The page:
Docker is in deep trouble

In a leaked internal memo, Docker CEO reveals the troubled company is looking for more money.

How Docker brought containers mainstream At the 2016 Structure Conference, Docker COO Scott Johnston spoke to ZDNet about how Docker turned containers into such a widely used technology.

Docker, the technology, is the poster child for containers. But it appears Docker, the business, is in trouble. In a leaked memo, Docker CEO Rob Bearden praised workers -- despite the "uncertainty [which] brings with it significant challenges" and "persevering in spite of the lack of clarity we've had these past few weeks." 

Lack of clarity about what? Sources close to the company say it's simple: Docker needs more money. 

Indeed, Bearden opened by saying: "We have been engaging with investors to secure more financing to continue to execute on our strategy. I wanted to share a quick update on where we stand. We are currently in active negotiations with two investors and are working through final terms. We should be able to provide you a more complete update within the next couple of weeks."

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Docker has already raised $272.9 million, but the company hasn't been profitable. It's venture-capitalist supporters -- ME Cloud Ventures, Benchmark, Coatue Management, Goldman Sachs, and Greylock Partners -- which have seen it through Series E financing, can't be happy, that after almost six-years, Docker still isn't close to an IPO.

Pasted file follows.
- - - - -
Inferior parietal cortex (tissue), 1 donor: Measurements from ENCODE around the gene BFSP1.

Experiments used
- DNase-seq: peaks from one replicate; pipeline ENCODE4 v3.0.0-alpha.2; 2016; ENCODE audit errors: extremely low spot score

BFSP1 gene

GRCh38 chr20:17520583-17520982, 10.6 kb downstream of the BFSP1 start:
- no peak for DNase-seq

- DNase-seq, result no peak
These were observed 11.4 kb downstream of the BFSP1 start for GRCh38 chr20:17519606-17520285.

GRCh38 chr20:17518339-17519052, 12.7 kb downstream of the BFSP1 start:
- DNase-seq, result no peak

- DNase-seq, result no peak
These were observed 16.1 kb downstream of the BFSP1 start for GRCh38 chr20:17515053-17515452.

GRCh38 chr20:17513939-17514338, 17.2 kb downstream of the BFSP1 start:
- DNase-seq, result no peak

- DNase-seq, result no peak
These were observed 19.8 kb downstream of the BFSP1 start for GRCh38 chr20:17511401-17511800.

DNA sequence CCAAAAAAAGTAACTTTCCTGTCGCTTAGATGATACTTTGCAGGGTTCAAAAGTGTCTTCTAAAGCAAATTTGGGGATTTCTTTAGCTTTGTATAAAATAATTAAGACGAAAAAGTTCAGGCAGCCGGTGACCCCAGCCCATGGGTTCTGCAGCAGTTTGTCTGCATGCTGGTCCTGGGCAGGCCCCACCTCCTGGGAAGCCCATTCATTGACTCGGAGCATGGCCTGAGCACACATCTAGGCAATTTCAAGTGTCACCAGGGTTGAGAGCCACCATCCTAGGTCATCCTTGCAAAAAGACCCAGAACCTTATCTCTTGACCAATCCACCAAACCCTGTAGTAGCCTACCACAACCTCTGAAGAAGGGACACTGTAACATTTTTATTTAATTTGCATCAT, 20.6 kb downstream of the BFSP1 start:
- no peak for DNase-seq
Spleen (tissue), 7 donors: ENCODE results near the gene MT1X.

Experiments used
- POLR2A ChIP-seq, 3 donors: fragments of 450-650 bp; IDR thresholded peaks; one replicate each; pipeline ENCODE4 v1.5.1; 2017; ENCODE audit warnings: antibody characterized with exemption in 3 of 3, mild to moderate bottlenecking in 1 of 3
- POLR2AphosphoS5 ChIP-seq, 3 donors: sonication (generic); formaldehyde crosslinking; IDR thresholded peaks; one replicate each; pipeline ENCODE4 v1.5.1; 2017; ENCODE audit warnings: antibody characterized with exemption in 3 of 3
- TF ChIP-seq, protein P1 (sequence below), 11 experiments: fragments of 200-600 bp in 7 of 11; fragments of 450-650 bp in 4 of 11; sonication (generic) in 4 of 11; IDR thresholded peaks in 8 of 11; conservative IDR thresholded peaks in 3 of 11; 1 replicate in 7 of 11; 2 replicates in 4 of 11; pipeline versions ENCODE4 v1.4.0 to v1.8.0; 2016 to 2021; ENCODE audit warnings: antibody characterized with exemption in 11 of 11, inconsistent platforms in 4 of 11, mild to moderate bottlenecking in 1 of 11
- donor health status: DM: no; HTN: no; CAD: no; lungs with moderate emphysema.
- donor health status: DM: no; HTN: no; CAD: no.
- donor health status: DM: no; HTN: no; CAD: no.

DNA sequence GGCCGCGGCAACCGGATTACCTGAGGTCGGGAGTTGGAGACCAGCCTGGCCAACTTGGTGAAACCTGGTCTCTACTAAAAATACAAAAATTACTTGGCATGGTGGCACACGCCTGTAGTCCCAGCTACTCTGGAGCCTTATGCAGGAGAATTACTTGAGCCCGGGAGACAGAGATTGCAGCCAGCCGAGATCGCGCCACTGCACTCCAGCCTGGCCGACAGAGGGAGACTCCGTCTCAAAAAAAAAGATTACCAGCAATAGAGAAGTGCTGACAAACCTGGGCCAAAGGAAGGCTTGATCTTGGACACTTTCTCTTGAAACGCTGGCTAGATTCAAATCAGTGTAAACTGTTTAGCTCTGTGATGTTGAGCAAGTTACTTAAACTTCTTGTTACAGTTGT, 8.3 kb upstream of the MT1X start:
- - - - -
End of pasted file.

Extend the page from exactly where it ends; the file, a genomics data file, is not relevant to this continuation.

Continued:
While the previous CEO, Steve Singh, promised in May 2019 that Docker would be cash-flow positive by the end of this fiscal year, that appears not to have been the case. Otherwise, Docker wouldn't need to seek additional capital.

What happened? 

Actually, Docker's been in trouble for a while now.  There have been rumors that the company might be acquired. 

But its core problem is the same one it has had for a while now: Docker doesn't have a viable business plan. 

That's in part because Docker had hoped to make container orchestration, with Docker Swarm, its profit center. Then along came Kubernetes, and that was the end of that. Kubernetes has become the container orchestration of choice, leaving little room for others. And, indeed, Docker has adopted Kubernetes as well.

In a recent interview, Scott Johnston, Docker's chief product officer, said: "Docker can add developer services, CI/CD services, content management services, and security services on top of that substrate, whether it's our Kubernetes cluster or someone else's."

That sounds good, but since everyone else has jumped on the Kubernetes bandwagon as well, it's hard to see what Docker has to offer that others can't provide. 

Docker also hasn't made any friends in the open-source community. Investor and technologist Ben Kepes tweeted: "Docker was a victim of its own arrogance and Hubris. They thought they could create a walled garden off the back of an OSS project and failed to see there was no obvious way to scale revenue from their model." 

Docker also made some technical decisions early on with the Docker program, which left others cold. Red Hat, for example, replaced Docker, with its single large daemon, which required root access with the smaller and more secure podman and buildah. Docker, starting with Docker 19.03, has finally made it possible to run Docker without being the root user, but it's still an experimental feature. 

Without a broad open-source community and a flawed -- to my mind -- Kubernetes-dependent business plan, I see dark times ahead for Docker. 

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